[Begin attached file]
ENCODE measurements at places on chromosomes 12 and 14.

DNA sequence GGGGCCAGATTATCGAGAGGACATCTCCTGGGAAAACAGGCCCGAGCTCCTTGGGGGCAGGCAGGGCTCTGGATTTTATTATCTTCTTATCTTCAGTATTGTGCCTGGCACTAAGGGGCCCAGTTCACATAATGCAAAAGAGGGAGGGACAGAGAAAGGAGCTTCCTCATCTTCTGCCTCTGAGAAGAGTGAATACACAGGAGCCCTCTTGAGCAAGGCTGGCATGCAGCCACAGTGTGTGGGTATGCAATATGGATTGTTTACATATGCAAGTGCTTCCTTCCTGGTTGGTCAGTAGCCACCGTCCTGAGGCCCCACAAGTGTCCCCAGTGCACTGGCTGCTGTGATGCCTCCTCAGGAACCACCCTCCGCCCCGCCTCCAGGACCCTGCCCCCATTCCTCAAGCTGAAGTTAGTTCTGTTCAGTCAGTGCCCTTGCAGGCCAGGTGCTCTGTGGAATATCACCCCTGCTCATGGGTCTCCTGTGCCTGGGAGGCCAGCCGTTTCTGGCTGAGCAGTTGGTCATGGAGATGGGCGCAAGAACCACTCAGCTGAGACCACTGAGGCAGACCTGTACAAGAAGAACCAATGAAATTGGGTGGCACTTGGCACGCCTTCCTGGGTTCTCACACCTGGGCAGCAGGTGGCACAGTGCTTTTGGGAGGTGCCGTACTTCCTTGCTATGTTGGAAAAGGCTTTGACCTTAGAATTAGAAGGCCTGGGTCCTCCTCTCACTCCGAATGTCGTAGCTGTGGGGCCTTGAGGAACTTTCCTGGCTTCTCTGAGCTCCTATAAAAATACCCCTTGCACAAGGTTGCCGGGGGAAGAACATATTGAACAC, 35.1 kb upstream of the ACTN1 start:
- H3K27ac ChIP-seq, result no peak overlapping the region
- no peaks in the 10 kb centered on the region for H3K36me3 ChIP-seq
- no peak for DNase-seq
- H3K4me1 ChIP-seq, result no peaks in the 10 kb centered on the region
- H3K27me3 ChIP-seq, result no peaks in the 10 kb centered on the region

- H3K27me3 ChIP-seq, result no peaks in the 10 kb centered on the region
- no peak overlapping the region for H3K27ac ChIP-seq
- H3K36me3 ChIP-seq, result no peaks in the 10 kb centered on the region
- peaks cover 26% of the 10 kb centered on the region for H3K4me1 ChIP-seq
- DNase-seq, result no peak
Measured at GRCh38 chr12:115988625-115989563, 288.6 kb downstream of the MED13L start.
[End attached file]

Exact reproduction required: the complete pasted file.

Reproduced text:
ENCODE measurements at places on chromosomes 12 and 14.

DNA sequence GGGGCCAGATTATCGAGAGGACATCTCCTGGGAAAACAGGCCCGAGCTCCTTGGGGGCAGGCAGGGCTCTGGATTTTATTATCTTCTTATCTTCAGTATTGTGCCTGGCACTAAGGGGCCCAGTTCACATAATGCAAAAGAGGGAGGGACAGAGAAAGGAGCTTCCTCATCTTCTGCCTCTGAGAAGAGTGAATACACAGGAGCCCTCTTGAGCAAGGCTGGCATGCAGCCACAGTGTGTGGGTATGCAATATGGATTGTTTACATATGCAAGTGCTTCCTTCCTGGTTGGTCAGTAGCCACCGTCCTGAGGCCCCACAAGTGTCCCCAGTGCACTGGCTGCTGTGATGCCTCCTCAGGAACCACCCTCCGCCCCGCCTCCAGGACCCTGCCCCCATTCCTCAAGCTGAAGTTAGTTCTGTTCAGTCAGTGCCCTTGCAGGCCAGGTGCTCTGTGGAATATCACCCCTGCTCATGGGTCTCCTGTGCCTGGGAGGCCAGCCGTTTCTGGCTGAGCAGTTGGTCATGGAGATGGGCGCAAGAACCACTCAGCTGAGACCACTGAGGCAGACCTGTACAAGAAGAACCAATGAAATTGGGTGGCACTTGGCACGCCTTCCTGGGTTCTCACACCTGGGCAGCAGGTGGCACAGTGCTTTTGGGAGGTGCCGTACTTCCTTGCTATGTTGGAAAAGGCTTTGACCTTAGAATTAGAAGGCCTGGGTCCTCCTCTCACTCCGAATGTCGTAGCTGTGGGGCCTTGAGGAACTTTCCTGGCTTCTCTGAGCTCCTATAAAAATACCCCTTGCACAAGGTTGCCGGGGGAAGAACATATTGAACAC, 35.1 kb upstream of the ACTN1 start:
- H3K27ac ChIP-seq, result no peak overlapping the region
- no peaks in the 10 kb centered on the region for H3K36me3 ChIP-seq
- no peak for DNase-seq
- H3K4me1 ChIP-seq, result no peaks in the 10 kb centered on the region
- H3K27me3 ChIP-seq, result no peaks in the 10 kb centered on the region

- H3K27me3 ChIP-seq, result no peaks in the 10 kb centered on the region
- no peak overlapping the region for H3K27ac ChIP-seq
- H3K36me3 ChIP-seq, result no peaks in the 10 kb centered on the region
- peaks cover 26% of the 10 kb centered on the region for H3K4me1 ChIP-seq
- DNase-seq, result no peak
Measured at GRCh38 chr12:115988625-115989563, 288.6 kb downstream of the MED13L start.